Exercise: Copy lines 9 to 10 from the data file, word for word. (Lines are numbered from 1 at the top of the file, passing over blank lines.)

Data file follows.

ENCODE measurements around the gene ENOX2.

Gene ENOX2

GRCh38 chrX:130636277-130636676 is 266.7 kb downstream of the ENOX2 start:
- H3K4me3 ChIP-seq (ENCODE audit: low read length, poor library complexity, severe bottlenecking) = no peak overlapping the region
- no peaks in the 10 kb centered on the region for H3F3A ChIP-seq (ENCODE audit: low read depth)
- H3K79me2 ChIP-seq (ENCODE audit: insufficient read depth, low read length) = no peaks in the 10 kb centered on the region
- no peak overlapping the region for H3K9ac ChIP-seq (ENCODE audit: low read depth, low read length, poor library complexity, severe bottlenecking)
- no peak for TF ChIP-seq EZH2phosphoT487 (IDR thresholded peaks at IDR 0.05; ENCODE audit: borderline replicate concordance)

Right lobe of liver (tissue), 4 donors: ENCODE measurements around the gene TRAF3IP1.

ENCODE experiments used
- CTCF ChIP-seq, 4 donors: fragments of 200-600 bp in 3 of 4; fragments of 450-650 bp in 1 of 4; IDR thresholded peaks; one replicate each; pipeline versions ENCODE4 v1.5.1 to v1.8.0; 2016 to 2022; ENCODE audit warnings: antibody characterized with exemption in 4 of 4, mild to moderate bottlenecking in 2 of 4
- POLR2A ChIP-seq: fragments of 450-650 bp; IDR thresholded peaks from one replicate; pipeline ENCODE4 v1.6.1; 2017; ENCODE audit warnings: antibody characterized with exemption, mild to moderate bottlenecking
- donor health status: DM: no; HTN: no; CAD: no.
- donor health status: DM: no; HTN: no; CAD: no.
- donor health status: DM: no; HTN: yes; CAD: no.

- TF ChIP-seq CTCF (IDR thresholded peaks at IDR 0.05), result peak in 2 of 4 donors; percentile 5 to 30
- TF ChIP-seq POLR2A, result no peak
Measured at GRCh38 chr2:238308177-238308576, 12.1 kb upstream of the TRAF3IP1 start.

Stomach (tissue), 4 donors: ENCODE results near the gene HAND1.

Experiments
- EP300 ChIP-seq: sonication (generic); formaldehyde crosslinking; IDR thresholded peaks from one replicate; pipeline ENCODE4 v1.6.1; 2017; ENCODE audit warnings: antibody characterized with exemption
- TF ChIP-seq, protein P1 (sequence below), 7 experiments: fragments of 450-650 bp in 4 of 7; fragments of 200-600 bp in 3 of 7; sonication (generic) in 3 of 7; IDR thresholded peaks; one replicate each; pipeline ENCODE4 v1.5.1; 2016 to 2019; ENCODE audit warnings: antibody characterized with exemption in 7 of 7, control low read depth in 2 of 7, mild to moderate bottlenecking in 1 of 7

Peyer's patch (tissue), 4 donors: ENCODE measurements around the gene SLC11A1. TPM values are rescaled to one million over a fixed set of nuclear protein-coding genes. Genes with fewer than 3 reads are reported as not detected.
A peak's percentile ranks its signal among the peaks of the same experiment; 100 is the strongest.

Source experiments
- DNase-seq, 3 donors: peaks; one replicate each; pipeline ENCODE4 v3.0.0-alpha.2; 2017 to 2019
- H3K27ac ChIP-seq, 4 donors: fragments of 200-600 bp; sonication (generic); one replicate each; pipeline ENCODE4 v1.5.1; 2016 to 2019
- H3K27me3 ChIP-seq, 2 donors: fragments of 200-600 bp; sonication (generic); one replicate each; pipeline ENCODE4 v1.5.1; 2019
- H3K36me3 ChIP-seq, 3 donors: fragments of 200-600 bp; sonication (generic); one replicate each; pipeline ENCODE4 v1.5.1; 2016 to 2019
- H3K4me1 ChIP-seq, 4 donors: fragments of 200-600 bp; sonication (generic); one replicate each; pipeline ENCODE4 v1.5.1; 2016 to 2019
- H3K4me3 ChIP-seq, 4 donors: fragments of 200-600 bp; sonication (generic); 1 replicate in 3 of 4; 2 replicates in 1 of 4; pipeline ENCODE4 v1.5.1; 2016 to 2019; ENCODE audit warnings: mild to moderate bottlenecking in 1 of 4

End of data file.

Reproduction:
Right lobe of liver (tissue), 4 donors: ENCODE measurements around the gene TRAF3IP1.

ENCODE experiments used